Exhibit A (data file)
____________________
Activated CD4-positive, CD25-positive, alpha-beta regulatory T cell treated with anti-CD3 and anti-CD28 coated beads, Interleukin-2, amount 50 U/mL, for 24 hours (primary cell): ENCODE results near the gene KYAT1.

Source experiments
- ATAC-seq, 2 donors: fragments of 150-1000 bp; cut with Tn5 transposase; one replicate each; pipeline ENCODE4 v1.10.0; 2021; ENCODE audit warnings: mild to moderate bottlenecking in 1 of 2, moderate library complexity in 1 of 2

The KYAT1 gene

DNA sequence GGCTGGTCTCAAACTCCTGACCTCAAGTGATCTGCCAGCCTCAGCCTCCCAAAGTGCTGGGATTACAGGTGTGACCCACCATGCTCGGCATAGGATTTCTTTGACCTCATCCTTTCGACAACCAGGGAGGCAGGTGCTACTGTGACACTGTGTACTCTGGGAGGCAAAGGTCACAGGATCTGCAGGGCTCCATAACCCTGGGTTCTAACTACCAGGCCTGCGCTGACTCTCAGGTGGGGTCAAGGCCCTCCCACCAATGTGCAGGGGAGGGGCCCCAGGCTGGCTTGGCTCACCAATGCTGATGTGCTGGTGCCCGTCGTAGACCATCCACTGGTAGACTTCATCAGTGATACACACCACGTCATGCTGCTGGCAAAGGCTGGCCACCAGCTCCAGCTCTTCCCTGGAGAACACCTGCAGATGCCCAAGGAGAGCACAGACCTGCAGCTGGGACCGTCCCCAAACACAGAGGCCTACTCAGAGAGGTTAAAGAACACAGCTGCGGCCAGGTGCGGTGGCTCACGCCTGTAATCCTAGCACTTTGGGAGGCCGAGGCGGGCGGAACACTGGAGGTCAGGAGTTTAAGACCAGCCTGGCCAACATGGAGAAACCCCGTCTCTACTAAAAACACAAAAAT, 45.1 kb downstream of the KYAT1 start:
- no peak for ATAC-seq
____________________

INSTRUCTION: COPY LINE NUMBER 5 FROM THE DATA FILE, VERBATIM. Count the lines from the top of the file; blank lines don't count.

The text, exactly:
DNA sequence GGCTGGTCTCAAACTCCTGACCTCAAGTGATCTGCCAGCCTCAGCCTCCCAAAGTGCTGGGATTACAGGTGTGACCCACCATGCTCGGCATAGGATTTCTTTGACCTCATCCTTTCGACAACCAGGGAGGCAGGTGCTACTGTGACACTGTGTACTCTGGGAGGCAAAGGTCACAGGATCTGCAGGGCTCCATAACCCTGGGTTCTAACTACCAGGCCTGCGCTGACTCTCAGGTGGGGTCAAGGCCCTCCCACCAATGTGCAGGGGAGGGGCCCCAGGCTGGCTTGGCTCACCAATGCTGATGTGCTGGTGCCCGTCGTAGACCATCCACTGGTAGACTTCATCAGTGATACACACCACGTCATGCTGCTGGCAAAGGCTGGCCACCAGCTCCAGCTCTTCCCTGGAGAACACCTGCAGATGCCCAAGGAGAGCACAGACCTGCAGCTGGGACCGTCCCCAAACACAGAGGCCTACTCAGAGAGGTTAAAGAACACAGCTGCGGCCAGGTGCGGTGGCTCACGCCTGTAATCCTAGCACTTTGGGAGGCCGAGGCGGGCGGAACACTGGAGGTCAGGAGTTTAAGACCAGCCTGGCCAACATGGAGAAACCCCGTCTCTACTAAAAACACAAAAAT, 45.1 kb downstream of the KYAT1 start: